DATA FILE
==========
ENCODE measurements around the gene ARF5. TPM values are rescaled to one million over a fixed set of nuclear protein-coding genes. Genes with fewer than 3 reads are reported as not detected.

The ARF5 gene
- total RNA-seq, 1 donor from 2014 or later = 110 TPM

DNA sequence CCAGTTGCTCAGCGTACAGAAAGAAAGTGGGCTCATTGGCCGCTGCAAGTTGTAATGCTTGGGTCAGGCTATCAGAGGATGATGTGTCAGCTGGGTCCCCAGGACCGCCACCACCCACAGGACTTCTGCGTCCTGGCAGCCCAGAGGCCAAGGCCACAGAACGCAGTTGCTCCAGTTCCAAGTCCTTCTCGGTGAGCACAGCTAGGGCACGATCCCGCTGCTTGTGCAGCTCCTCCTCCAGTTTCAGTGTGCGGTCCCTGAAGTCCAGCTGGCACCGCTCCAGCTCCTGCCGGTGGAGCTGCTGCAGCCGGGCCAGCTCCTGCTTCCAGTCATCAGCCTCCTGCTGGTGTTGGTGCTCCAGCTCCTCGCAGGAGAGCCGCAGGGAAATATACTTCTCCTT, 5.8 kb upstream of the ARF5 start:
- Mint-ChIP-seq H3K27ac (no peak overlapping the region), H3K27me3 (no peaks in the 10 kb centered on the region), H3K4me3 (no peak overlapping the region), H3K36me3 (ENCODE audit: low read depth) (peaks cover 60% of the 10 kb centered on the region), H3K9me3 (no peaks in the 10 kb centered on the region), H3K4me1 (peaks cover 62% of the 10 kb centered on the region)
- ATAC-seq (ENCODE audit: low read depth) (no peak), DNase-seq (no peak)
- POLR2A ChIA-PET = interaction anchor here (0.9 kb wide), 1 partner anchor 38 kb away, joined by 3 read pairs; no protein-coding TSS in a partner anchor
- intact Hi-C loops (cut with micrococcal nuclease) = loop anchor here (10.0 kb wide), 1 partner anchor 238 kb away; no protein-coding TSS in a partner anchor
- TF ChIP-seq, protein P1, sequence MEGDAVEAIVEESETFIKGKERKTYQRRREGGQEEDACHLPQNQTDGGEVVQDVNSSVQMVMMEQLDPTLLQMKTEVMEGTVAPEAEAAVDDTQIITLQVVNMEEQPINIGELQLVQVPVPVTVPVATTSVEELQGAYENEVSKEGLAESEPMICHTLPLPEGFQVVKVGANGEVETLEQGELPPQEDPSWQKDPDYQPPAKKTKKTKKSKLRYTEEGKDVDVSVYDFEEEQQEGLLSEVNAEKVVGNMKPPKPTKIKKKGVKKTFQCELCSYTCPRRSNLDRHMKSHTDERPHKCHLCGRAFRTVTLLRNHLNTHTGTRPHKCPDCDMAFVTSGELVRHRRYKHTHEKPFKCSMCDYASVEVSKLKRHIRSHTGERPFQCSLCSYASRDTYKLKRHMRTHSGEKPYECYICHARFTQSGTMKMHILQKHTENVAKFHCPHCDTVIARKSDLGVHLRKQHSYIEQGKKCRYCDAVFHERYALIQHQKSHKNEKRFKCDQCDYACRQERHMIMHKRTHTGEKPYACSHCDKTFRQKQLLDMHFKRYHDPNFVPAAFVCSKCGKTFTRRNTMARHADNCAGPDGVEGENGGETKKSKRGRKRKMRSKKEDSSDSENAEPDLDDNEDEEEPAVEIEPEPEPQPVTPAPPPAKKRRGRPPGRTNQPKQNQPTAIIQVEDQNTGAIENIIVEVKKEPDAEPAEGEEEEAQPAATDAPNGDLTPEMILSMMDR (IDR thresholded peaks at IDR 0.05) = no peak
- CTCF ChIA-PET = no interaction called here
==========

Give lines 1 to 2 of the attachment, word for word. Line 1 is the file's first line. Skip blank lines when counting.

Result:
ENCODE measurements around the gene ARF5. TPM values are rescaled to one million over a fixed set of nuclear protein-coding genes. Genes with fewer than 3 reads are reported as not detected.

The ARF5 gene